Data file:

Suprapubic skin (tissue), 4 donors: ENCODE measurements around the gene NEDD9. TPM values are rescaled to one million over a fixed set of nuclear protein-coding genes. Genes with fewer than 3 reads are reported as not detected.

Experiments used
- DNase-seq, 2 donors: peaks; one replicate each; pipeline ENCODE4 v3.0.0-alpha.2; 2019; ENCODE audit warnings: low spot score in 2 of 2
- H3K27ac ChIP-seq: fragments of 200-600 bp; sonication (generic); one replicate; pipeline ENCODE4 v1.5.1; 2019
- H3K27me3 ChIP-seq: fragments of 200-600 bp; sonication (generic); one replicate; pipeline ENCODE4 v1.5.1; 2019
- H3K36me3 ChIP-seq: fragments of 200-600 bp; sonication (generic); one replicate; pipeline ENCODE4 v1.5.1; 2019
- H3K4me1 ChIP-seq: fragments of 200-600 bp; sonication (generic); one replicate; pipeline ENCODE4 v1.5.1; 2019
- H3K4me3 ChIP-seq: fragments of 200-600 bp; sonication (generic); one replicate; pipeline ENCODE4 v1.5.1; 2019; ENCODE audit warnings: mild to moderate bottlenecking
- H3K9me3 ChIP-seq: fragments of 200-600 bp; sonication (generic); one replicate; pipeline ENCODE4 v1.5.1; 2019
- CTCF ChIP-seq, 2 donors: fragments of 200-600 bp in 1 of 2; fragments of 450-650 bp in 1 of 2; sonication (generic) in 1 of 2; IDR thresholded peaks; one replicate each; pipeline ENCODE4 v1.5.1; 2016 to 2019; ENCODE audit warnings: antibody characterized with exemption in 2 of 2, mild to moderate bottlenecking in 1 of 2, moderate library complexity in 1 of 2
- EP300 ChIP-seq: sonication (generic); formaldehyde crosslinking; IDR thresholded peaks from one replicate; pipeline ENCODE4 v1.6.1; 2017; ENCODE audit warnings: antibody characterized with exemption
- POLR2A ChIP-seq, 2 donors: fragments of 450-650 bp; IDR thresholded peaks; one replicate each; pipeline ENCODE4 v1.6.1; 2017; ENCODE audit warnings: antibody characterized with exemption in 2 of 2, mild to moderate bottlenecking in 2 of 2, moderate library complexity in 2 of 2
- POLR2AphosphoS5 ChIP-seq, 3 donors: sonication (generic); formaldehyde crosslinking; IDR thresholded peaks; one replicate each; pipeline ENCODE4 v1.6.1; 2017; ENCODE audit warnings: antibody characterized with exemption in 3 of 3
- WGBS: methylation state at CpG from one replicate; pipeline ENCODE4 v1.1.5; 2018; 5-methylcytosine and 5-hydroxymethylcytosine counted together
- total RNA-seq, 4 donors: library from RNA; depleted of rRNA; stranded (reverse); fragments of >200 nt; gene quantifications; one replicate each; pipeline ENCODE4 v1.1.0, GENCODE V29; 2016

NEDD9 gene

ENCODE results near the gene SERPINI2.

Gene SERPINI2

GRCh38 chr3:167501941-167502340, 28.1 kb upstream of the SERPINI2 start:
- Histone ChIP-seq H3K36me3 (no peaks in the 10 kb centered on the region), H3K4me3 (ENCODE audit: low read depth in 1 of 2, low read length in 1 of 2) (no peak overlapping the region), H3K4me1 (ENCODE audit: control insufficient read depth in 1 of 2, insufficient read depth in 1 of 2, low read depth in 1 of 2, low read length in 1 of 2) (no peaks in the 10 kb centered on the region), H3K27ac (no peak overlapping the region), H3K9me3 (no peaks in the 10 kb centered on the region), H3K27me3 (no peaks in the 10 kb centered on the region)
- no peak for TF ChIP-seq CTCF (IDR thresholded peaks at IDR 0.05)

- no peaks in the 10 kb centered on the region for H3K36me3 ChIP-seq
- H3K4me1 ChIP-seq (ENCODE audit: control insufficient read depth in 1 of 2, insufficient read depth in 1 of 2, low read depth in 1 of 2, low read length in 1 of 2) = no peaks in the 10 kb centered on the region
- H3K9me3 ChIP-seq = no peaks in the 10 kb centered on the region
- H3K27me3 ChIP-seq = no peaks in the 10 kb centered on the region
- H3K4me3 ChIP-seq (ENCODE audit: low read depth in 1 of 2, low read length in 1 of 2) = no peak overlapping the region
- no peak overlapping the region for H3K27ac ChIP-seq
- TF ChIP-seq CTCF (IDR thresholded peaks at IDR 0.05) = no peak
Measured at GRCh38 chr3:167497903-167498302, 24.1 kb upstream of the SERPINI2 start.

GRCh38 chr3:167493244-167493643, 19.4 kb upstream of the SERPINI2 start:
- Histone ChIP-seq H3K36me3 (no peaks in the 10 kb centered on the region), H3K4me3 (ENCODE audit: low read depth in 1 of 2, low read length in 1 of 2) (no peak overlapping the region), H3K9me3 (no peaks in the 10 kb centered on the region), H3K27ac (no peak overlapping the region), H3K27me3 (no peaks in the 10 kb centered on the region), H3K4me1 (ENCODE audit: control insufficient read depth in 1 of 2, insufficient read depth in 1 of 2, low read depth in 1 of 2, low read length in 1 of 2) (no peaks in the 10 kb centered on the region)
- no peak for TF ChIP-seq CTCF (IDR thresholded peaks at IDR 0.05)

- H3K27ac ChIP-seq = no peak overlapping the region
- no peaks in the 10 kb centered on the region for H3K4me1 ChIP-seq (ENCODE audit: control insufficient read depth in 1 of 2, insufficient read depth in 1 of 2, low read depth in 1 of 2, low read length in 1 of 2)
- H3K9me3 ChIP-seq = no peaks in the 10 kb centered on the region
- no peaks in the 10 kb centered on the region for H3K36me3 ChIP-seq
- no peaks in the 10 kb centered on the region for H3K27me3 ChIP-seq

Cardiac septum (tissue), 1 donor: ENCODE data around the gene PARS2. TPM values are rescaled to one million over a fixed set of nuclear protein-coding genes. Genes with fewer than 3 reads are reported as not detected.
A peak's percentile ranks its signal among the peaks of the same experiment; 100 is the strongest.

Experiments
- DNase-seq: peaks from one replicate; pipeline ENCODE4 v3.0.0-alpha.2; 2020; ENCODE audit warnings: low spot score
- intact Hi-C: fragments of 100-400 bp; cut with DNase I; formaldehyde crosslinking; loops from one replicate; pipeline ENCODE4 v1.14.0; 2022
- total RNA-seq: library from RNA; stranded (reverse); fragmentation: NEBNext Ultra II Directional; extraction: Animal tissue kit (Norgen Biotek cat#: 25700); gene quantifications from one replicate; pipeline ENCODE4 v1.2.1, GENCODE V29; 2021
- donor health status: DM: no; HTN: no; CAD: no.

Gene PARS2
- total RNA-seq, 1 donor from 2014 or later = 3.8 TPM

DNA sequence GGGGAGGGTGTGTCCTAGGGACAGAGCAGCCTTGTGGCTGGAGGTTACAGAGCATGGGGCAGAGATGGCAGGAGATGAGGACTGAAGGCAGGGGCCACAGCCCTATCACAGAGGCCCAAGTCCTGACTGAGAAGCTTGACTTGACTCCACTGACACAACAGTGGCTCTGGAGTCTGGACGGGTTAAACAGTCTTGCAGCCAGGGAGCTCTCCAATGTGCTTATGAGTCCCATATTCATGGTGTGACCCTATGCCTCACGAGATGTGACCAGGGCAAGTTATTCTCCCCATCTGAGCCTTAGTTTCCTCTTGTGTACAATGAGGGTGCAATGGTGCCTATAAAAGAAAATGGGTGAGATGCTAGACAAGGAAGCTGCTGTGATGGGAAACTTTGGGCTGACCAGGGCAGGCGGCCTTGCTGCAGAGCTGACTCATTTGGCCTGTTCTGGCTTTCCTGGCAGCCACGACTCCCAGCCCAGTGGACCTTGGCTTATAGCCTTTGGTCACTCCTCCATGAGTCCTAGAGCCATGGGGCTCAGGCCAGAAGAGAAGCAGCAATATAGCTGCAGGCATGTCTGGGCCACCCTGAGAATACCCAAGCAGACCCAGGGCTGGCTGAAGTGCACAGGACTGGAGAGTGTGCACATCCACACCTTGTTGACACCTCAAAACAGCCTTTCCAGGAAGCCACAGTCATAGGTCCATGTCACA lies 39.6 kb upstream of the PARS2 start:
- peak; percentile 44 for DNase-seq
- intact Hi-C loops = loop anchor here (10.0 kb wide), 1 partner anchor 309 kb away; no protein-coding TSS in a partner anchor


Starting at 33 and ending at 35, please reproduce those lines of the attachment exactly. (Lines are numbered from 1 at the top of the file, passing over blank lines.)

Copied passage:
- H3K27ac ChIP-seq = no peak overlapping the region
- no peaks in the 10 kb centered on the region for H3K4me1 ChIP-seq (ENCODE audit: control insufficient read depth in 1 of 2, insufficient read depth in 1 of 2, low read depth in 1 of 2, low read length in 1 of 2)
- H3K9me3 ChIP-seq = no peaks in the 10 kb centered on the region